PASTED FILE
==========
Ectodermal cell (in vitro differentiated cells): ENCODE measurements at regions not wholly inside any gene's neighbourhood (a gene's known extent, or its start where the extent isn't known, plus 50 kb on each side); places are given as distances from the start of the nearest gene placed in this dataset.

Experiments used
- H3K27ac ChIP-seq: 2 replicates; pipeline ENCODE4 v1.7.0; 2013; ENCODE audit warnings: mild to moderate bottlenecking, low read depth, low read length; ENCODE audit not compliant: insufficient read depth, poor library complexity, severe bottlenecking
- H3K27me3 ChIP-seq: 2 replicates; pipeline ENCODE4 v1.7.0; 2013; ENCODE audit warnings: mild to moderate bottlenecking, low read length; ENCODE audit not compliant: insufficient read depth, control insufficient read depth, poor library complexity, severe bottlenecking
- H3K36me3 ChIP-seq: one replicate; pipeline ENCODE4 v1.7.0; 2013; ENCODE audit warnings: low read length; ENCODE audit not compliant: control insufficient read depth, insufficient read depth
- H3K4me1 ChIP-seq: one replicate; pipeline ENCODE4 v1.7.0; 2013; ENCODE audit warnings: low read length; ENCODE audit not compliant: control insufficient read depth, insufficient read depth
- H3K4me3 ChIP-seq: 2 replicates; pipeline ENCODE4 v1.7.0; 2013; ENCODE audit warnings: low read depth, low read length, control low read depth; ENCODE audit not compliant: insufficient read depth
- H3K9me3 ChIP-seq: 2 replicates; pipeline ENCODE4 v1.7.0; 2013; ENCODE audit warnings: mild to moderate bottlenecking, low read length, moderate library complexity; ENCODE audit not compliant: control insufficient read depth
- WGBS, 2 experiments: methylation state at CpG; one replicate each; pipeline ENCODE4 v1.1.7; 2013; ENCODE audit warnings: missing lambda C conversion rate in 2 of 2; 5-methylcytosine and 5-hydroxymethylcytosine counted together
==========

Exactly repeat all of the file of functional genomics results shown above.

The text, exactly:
Ectodermal cell (in vitro differentiated cells): ENCODE measurements at regions not wholly inside any gene's neighbourhood (a gene's known extent, or its start where the extent isn't known, plus 50 kb on each side); places are given as distances from the start of the nearest gene placed in this dataset.

Experiments used
- H3K27ac ChIP-seq: 2 replicates; pipeline ENCODE4 v1.7.0; 2013; ENCODE audit warnings: mild to moderate bottlenecking, low read depth, low read length; ENCODE audit not compliant: insufficient read depth, poor library complexity, severe bottlenecking
- H3K27me3 ChIP-seq: 2 replicates; pipeline ENCODE4 v1.7.0; 2013; ENCODE audit warnings: mild to moderate bottlenecking, low read length; ENCODE audit not compliant: insufficient read depth, control insufficient read depth, poor library complexity, severe bottlenecking
- H3K36me3 ChIP-seq: one replicate; pipeline ENCODE4 v1.7.0; 2013; ENCODE audit warnings: low read length; ENCODE audit not compliant: control insufficient read depth, insufficient read depth
- H3K4me1 ChIP-seq: one replicate; pipeline ENCODE4 v1.7.0; 2013; ENCODE audit warnings: low read length; ENCODE audit not compliant: control insufficient read depth, insufficient read depth
- H3K4me3 ChIP-seq: 2 replicates; pipeline ENCODE4 v1.7.0; 2013; ENCODE audit warnings: low read depth, low read length, control low read depth; ENCODE audit not compliant: insufficient read depth
- H3K9me3 ChIP-seq: 2 replicates; pipeline ENCODE4 v1.7.0; 2013; ENCODE audit warnings: mild to moderate bottlenecking, low read length, moderate library complexity; ENCODE audit not compliant: control insufficient read depth
- WGBS, 2 experiments: methylation state at CpG; one replicate each; pipeline ENCODE4 v1.1.7; 2013; ENCODE audit warnings: missing lambda C conversion rate in 2 of 2; 5-methylcytosine and 5-hydroxymethylcytosine counted together